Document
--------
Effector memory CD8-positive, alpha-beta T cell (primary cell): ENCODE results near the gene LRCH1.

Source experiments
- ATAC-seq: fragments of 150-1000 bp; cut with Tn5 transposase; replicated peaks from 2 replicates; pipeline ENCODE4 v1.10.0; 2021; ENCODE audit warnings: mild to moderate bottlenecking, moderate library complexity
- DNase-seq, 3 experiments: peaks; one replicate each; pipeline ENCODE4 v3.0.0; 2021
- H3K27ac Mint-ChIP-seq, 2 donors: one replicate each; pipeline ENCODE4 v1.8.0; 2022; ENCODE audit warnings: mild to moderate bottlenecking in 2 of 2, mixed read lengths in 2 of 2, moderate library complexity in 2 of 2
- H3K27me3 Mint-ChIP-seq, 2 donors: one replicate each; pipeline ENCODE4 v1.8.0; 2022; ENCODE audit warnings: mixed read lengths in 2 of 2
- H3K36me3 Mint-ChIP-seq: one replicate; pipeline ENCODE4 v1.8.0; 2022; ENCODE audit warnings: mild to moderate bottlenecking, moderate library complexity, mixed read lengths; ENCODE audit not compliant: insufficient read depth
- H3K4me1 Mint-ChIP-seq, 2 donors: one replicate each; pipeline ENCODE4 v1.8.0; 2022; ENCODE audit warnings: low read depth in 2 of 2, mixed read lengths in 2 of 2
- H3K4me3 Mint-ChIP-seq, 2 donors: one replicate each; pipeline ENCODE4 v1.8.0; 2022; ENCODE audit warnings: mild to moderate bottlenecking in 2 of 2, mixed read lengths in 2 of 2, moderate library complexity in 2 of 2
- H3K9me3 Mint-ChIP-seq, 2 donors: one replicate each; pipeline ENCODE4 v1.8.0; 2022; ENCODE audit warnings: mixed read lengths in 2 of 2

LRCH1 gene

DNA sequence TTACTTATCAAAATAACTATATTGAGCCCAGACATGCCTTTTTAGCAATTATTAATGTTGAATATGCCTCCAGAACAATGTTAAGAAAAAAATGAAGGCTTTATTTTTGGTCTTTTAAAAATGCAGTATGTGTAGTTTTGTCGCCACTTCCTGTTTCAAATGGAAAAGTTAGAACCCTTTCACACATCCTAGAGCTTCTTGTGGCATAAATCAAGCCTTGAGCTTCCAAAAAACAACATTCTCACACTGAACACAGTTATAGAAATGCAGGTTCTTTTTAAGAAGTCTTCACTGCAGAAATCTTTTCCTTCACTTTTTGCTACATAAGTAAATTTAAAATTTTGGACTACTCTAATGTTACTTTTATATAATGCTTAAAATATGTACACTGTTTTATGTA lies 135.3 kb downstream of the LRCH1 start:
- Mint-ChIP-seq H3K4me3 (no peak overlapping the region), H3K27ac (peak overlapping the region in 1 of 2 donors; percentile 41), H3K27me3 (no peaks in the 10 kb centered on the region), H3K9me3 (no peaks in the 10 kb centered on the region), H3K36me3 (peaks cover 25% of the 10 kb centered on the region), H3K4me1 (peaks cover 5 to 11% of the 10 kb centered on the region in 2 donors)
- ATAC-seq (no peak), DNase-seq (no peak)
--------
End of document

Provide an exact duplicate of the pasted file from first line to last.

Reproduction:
Effector memory CD8-positive, alpha-beta T cell (primary cell): ENCODE results near the gene LRCH1.

Source experiments
- ATAC-seq: fragments of 150-1000 bp; cut with Tn5 transposase; replicated peaks from 2 replicates; pipeline ENCODE4 v1.10.0; 2021; ENCODE audit warnings: mild to moderate bottlenecking, moderate library complexity
- DNase-seq, 3 experiments: peaks; one replicate each; pipeline ENCODE4 v3.0.0; 2021
- H3K27ac Mint-ChIP-seq, 2 donors: one replicate each; pipeline ENCODE4 v1.8.0; 2022; ENCODE audit warnings: mild to moderate bottlenecking in 2 of 2, mixed read lengths in 2 of 2, moderate library complexity in 2 of 2
- H3K27me3 Mint-ChIP-seq, 2 donors: one replicate each; pipeline ENCODE4 v1.8.0; 2022; ENCODE audit warnings: mixed read lengths in 2 of 2
- H3K36me3 Mint-ChIP-seq: one replicate; pipeline ENCODE4 v1.8.0; 2022; ENCODE audit warnings: mild to moderate bottlenecking, moderate library complexity, mixed read lengths; ENCODE audit not compliant: insufficient read depth
- H3K4me1 Mint-ChIP-seq, 2 donors: one replicate each; pipeline ENCODE4 v1.8.0; 2022; ENCODE audit warnings: low read depth in 2 of 2, mixed read lengths in 2 of 2
- H3K4me3 Mint-ChIP-seq, 2 donors: one replicate each; pipeline ENCODE4 v1.8.0; 2022; ENCODE audit warnings: mild to moderate bottlenecking in 2 of 2, mixed read lengths in 2 of 2, moderate library complexity in 2 of 2
- H3K9me3 Mint-ChIP-seq, 2 donors: one replicate each; pipeline ENCODE4 v1.8.0; 2022; ENCODE audit warnings: mixed read lengths in 2 of 2

LRCH1 gene

DNA sequence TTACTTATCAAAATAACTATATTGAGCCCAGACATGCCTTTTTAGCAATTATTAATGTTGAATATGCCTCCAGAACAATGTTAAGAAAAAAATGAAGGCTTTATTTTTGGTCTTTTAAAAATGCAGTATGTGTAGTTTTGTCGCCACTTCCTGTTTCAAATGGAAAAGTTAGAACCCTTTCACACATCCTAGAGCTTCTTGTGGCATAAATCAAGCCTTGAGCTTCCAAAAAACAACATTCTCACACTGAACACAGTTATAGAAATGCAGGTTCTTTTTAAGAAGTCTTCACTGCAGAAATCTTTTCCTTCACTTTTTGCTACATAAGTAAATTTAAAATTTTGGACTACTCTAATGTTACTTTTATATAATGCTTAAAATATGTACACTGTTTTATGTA lies 135.3 kb downstream of the LRCH1 start:
- Mint-ChIP-seq H3K4me3 (no peak overlapping the region), H3K27ac (peak overlapping the region in 1 of 2 donors; percentile 41), H3K27me3 (no peaks in the 10 kb centered on the region), H3K9me3 (no peaks in the 10 kb centered on the region), H3K36me3 (peaks cover 25% of the 10 kb centered on the region), H3K4me1 (peaks cover 5 to 11% of the 10 kb centered on the region in 2 donors)
- ATAC-seq (no peak), DNase-seq (no peak)